Mediterranean diet supports healthy body composition during perimenopause
Following a Mediterranean diet (MD), which is characterized by increased intake of whole-grain cereals, nuts, fruits, pulses, whole dairy products and olive oil, and lower consumption of sweetened beverages, along with tobacco avoidance, may contribute to a healthier body composition during menopause, a study has found.
The analysis included 176 perimenopausal women from the FLAMENCO project, all of whom completed a food frequency questionnaire. Researchers assessed adherence to MD and measured body composition using dual-energy X-ray absorptiometry.
Consumption of whole-grain cereals was associated with lower waist circumference (WC), fat mass (FM) percentage, android FM, visceral adipose tissue (VAT) and higher gynecoid to total fat mass ratio (G/T) (p<0.05). Intakes of nuts and fruits were linked to lower body mass index (BMI) and FM percentage (p<0.05). Eating fruits also contributed to lower total and android FM, android to gynecoid fat mass ratio (A/G) and VAT, and higher G/T (p<0.05).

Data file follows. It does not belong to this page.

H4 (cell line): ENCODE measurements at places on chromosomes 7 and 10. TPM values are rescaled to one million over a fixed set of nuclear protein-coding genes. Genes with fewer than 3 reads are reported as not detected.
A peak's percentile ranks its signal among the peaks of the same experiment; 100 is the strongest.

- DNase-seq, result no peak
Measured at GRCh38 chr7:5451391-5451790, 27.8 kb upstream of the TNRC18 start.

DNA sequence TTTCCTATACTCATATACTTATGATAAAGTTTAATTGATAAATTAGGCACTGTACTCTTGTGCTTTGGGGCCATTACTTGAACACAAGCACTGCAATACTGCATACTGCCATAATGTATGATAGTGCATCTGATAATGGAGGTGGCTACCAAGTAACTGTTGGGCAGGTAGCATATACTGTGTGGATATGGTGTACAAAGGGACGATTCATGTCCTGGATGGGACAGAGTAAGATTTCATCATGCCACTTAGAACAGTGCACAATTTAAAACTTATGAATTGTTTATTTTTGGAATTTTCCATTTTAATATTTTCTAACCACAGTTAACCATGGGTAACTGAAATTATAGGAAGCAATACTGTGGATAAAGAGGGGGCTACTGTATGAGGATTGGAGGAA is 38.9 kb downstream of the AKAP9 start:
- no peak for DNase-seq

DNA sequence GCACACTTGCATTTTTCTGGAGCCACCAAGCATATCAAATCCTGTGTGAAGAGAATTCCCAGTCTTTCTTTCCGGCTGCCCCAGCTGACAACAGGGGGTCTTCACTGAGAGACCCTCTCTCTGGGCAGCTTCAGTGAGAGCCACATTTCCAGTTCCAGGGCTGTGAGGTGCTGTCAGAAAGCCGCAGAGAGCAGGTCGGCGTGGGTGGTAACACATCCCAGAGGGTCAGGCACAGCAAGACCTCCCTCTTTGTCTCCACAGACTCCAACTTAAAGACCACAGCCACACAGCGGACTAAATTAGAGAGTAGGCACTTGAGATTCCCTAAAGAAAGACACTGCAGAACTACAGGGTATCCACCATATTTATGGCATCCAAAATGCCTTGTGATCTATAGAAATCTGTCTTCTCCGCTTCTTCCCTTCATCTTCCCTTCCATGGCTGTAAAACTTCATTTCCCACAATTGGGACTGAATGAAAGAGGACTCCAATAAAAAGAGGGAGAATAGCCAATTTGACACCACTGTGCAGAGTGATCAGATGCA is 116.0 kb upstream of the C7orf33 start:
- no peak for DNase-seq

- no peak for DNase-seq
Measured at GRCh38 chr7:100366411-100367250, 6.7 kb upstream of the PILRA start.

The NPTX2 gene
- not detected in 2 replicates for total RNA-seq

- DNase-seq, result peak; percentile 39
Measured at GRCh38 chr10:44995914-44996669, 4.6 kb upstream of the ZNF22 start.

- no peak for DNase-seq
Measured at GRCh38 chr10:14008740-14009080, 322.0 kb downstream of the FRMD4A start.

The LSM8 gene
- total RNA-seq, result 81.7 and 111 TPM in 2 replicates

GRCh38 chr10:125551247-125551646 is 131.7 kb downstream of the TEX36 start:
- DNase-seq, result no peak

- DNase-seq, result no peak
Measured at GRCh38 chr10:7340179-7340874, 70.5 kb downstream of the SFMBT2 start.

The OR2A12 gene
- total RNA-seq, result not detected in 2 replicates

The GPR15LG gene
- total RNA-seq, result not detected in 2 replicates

Meanwhile, intake of pulses was tied to lower weight, BMI and android FM; intake of whole dairy products conferred reductions in weight, BMI, WC, total and android FM, and VAT; and intake of olive oil was associated with lower WC and FM percentage (p<0.05).
Consumption of sweetened beverages was linked to higher weight, BMI, WC, FM percentage, android FM, VAT and total FM (p<0.05).
Generally, women who smoked had a lower MD adherence compared with those who did not use tobacco (p<0.05). A greater MD adherence was associated with higher G/T (p<0.01) and lower A/G (p<0.05).